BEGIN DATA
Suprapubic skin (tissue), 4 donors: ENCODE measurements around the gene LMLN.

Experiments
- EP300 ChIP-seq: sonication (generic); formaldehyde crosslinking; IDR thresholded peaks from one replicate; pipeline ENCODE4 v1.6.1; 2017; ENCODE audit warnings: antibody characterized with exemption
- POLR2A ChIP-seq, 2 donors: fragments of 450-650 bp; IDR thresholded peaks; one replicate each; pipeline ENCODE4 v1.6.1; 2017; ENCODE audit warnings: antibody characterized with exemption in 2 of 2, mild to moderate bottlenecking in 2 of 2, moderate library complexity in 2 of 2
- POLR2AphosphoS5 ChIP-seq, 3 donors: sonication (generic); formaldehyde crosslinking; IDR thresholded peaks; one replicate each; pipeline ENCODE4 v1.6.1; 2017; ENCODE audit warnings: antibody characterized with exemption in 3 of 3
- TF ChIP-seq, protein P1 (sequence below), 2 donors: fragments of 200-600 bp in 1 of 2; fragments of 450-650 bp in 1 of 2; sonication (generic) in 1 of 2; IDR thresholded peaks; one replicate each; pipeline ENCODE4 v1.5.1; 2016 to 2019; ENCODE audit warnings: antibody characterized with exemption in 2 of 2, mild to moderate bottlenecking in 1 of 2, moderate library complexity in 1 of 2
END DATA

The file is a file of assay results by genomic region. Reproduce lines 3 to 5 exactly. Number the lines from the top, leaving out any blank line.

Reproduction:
- EP300 ChIP-seq: sonication (generic); formaldehyde crosslinking; IDR thresholded peaks from one replicate; pipeline ENCODE4 v1.6.1; 2017; ENCODE audit warnings: antibody characterized with exemption
- POLR2A ChIP-seq, 2 donors: fragments of 450-650 bp; IDR thresholded peaks; one replicate each; pipeline ENCODE4 v1.6.1; 2017; ENCODE audit warnings: antibody characterized with exemption in 2 of 2, mild to moderate bottlenecking in 2 of 2, moderate library complexity in 2 of 2
- POLR2AphosphoS5 ChIP-seq, 3 donors: sonication (generic); formaldehyde crosslinking; IDR thresholded peaks; one replicate each; pipeline ENCODE4 v1.6.1; 2017; ENCODE audit warnings: antibody characterized with exemption in 3 of 3